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Under One Flag
The Light Has Gone Out
India Wins Freedom
Apostle of Peace
The Last War of Independence
Quit India
Leave India to God… or to Anarchy
Gandhi and Ambedkar
A Pinch of Salt!
Saga of Indian Revolutionaries
Bardoli
Gandhiji Withdraws from Political Activities
The Himalayan Blunder
A People Reject Their Rulers
Jallianwala — The Aftermath
Massacre at Jallianwala Bagh
The Gentle Satyagrahi
Gandhi in Champaran
Carrot and Stick
Revolutionaries Outside India
Heroes and Martyrs
Gandhi in South Africa
From Swadeshi to Swaraj
Swadeshi Enterprise
The New Spirit of India
The Great Divide
Partition of Bengal
The Battle is Taken to the Legislature!
The Monk Who Shook The Nation
Father of Indian Unrest
An Old Man's Dream
Women : Crossing the Threshold
The Battle Lines are Drawn
The Battle For A Free Press
Pressing On !
Europeans Take To The Street!
The British Raj in Black and White
Mamool Raj
The One-Man Army
Hunger Deaths
The Delhi Durbar
Return to Swadeshi
Barbarous Britannia
‘Rani Ka Hookum’
Perishing in Peace
The Blue Mutiny
English Education
The Trial of the Last Emperor
Roll of Honour
The Empire Strikes Back
British Authority Collapses
Sepoys on the Move
Tribal Uprisings
The Empire Builders
For God and Country

A Pinch of Salt!

On the stroke of midnight on 31 December, 1929, in Lahore, on the banks of the River Ravi, Jawaharlal Nehru hoisted the tricolour and the Congress officially declared Purna Swaraj or total independence as its goal. The Congress called upon the people to observe 26 January as Independence day.
In the first week of March that same year, Gandhiji, in a letter to Viceroy Irwin conveyed his intention of breaking the much-hated salt law.
"…the whole revenue system has to be revised to make the peasant's good its primary concern. But the British system seems to be designed to crush the very life out of him. Even the salt he must use to live is so taxed as to make the burden fall heaviest on him, if only because of the heartless impartiality of its incidence…"
On 12 March after morning prayers, 78 satyagrahis left Sabarmati Ashram with Gandhiji in the lead. Their destination was the seashore at Dandi 200 miles away. Leaning on a lacquered, iron-tipped bamboo staff, one inch thick and 54 inches long, Gandhiji, then 61, walked briskly 12 miles a day. A horse accompanied the marchers in case the Mahatma needed to use it.
All along the route, people sprinkled water and threw leaves on the road to spread a carpet of green for the marchers. The national colours of green white and saffron were displayed prominently in all the villages on the way and Gandhiji stopped at each and every one of them to preach his message of non-violence and to urge the people to wear khadi and to give up the practices of untouchability and child marriage. He himself spun khadi every day for an hour even during his long march.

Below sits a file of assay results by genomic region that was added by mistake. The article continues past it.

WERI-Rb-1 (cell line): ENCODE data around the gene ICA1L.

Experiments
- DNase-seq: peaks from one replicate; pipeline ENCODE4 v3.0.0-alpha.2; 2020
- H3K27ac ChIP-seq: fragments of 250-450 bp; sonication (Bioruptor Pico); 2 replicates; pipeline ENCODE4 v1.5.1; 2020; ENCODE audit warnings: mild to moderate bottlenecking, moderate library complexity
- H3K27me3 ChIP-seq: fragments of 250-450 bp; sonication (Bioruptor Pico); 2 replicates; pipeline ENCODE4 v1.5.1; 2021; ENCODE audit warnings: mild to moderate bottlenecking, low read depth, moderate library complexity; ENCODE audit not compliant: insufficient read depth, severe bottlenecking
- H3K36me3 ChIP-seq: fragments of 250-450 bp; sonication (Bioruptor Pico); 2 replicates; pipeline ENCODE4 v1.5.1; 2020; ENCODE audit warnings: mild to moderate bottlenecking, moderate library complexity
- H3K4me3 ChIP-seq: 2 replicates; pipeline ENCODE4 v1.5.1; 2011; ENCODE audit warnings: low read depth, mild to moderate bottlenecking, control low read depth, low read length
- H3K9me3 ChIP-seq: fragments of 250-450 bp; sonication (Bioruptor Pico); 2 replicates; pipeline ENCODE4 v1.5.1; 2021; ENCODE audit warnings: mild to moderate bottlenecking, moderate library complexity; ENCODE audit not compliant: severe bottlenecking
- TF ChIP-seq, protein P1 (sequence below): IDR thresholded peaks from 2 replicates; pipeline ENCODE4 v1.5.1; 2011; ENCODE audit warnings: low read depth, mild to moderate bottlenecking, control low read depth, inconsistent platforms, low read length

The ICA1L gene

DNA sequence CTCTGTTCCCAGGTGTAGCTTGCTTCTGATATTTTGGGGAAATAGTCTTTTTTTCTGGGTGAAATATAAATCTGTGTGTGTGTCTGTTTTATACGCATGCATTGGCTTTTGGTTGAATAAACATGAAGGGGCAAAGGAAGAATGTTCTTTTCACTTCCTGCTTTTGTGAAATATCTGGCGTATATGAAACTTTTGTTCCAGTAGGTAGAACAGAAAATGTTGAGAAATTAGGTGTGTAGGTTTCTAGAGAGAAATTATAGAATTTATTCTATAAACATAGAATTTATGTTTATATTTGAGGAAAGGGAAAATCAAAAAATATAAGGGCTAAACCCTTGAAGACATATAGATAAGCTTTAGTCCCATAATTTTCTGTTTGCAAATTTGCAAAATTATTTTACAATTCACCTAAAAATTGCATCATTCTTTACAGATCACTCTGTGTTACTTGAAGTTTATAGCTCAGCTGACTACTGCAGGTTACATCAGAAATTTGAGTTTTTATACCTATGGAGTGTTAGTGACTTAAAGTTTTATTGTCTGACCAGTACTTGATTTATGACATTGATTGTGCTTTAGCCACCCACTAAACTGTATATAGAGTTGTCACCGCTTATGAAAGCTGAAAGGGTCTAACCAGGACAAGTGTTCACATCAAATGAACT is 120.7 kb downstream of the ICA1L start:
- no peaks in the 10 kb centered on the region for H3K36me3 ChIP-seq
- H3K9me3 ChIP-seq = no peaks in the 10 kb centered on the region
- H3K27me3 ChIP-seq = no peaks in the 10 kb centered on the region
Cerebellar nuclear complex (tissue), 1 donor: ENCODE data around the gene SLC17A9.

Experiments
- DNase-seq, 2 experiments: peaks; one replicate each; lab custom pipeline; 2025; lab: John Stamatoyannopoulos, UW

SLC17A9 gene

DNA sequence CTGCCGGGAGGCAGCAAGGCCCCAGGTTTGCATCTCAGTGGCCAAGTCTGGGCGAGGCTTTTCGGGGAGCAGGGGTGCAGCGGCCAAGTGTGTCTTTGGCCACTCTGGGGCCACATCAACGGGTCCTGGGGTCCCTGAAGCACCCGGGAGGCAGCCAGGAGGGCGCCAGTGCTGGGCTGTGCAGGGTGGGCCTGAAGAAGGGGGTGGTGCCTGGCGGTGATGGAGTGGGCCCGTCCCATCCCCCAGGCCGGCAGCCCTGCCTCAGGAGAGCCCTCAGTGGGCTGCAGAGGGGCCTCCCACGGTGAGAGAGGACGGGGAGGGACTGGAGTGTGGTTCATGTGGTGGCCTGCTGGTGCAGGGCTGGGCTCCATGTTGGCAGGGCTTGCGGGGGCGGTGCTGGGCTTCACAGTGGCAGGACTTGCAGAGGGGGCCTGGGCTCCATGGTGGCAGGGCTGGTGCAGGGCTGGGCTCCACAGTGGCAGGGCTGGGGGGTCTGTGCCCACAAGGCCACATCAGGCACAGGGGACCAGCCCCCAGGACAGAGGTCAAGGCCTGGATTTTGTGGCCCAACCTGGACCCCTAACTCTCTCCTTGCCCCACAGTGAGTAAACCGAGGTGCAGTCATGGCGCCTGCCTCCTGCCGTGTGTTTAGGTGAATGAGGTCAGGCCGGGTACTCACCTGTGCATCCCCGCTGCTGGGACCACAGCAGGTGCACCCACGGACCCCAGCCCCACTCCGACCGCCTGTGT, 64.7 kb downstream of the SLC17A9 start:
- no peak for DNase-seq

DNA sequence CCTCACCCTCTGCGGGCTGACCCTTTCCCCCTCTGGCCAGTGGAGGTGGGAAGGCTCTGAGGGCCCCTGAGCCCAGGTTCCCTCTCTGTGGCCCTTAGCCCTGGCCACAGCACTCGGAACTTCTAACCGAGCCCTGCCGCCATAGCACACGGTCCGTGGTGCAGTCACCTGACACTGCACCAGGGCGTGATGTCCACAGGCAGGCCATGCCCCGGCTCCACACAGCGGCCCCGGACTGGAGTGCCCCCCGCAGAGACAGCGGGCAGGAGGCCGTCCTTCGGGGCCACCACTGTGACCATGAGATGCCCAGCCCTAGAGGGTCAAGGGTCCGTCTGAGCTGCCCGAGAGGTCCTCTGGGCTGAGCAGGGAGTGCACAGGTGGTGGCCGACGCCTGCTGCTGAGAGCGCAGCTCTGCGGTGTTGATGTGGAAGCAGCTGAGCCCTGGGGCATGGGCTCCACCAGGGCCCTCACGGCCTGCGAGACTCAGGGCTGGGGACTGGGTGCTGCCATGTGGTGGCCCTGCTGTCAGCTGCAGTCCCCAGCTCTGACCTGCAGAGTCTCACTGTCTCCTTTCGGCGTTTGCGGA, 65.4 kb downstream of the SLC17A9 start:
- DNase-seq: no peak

Gandhiji had an electrifying effect on the people he encountered on his way to Dandi. No less than three hundred headmen gave up their government jobs to express solidarity with his movement. Young men and women joined the marchers and by the time the marchers reached their destination on 15 April, their number had swelled to several thousand.
The satyagrahis spent that entire night in prayers. Early the next morning, accompanied by Sarojini Naidu, Gandhiji walked down to the sea. He had a dip in the water and then coming ashore bent down and picked up some salt from the beach. Sarojini Naidu cried out "Hail Deliverer!" and thus the man who himself had not used salt for 6 years, symbolically broke the salt law which stipulated that no one but the government had the right to make salt or gather salt from the beach thereby giving the government a monopoly on the manufacture of salt.
Following Gandhiji's example people along the coast, all over India, waded into the sea to collect sea water in a pan. The water was boiled to make salt. Volunteers sold this salt in towns and cities. The grains of salt picked up by Gandhiji were sold to the highest bidder, Dr. Kanuga, for Rs.1,600.
The police raided the Congress party headquarters in Bombay which had turned into a salt godown and arrested the volunteers who were making salt in pans on the roof.
In Tamil Nadu, Rajaji broke the salt law at Vedaranniyam. In Kerala; K. Kelappan broke the law at Payannur. The satyagrahis in Andhra set up sibirams or camps all along the route to the coast.
Satyagrahis walked all the way from land-locked Sylhet in Assam to Noakhali on the Bengal coast to make salt.
The police swung into action. Leaders were taken into custody. Those arrested included Jamnalal Bajaj, Gandhiji's sons Ramdas and Devdas, C. Rajagopalachari, Kelappan, Jawaharlal Nehru, Rajendra Prasad, B.G. Kher and K.M. Munshi.
Salt works were picketed or raided in some parts of the country.
At Wadala in Bombay, a 1500-strong mob broke the police cordon and carried away salt from a government godown. The Sanikatta Salt works in Karnataka was similarly raided. Satyagrahis protested non-violently at the Dharasan Salt Works in Gujarat. Sarojini had warned the satyagrahis that they would be beaten and urged them not to resist. "You must not even raise your hand to ward off a blow," she said.

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